The country’s new Law for a Digital Republic, which expands the rights of users and regulators in France and creates new obligations for data controllers and online service providers, could also pose risks to big tech firms wanting to enter the market.

But many companies remain unperturbed. Facebook recently announced it will double the number of scientists working at its AI research centre in Paris to about 60 people. The centre has been around since 2015 and is Facebook’s only AI research centre outside of the United States. The company also said it would invest €10 million to increase the number of AI doctoral scholarships it offers in France (from 10 to 40) and provide servers and data to French public institutions. The investments will take place over the next five years.

“We believe in France’s potential to be a leader in AI and want to contribute to the resources necessary to accelerate research in France,” Facebook’s director of AI research in Paris, Antoine Bordes, said.

In addition to North American tech giants, European companies and countries are also noticing France’s AI potential. Europe’s biggest software company, Germany’s SAP SE, announced on January 22nd that it is purchasing a French startup called Recast.AI. The company specialises in developing conversational chatbots. Altogether, SAP will invest €2 billion over five years in France on R&D and backing and acquiring startups.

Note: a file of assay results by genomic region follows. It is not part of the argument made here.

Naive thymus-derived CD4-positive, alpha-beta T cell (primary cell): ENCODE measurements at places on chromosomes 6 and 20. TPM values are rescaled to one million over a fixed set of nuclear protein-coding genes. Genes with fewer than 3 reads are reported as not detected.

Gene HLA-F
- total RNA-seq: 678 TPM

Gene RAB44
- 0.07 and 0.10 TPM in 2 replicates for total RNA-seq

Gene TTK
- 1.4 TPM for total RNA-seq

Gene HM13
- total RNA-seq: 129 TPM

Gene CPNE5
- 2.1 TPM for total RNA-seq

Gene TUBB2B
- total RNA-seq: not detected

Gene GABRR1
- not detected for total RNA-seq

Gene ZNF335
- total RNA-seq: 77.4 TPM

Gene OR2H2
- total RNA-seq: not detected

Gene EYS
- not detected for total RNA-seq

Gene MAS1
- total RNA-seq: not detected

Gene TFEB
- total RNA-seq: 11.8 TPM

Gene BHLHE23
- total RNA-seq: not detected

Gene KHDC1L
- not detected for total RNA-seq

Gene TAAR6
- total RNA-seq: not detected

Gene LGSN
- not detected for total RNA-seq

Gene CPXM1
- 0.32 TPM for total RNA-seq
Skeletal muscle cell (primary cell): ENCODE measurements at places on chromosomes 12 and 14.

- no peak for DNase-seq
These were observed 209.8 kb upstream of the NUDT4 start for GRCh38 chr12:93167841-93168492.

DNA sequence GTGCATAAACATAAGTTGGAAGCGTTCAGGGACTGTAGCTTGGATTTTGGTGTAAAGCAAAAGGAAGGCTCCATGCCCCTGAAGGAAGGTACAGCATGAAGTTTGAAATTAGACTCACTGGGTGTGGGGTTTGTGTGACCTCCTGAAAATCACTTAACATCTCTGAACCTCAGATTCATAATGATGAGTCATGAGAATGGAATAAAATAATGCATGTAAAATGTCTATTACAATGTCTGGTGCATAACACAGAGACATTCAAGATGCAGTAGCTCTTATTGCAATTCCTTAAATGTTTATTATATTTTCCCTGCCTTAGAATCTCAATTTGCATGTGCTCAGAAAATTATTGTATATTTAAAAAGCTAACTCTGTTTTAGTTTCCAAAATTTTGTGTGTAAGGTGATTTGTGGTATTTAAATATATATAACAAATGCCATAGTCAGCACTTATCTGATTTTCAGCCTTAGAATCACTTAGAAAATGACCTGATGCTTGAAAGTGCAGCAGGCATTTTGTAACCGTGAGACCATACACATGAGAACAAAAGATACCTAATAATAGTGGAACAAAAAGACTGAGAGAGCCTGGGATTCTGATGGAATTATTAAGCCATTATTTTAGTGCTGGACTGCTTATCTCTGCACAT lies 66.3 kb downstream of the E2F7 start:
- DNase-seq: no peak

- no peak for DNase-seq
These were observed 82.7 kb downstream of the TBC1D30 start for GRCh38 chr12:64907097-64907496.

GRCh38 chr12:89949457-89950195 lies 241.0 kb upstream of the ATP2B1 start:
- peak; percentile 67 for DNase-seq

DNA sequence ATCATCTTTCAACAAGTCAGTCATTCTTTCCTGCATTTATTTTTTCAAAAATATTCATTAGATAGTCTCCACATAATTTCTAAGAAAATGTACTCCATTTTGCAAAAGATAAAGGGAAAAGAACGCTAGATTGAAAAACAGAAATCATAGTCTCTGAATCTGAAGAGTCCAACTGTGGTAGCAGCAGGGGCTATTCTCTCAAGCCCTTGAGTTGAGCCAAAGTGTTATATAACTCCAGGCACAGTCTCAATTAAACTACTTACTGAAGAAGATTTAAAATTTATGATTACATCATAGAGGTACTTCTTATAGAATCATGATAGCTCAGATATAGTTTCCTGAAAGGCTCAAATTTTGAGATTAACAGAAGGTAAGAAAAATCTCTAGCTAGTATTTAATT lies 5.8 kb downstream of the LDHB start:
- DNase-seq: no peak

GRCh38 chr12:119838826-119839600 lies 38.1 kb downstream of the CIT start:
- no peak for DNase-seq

Also in January, the UK and France said they would join forces on AI to support deeper integration of their digital economies. A digital conference between the two will take place this year “to help both countries seize the economic and social benefits of fast-developing tech such as AI…and will bring together experts on data, cyber security, digital government and digital skills to share their knowledge,” said the UK’s Digital, Culture, Media and Sport Secretary Matt Hancock.

All of this collaboration and investment is strengthened by France’s domestic AI scene, a robust industry with startups like Angus.AI, Asgard.AI, and Craft.AI, the last of which has raised nearly €1 million in funding since its founding in 2015.

In 2017, France’s economy posted its highest growth rates in a decade, increasing by 2.4 percent in Q4 compared with 2016. Many, including President Macron, are betting on this trend to continue thanks to an increased focus on the digital economy, with AI at the helm of technological change.

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Kaitlin Lavinder

Kaitlin is a freelance writer based in Washington, DC. She holds an MA in International Economics and European Studies from Johns Hopkins University School of Advanced International Studies (SAIS) and previously worked as a national security reporter and Europe analyst. She has conducted on the ground research in Germany, Poland, Estonia, Czech Republic, Belgium, and the United Kingdom.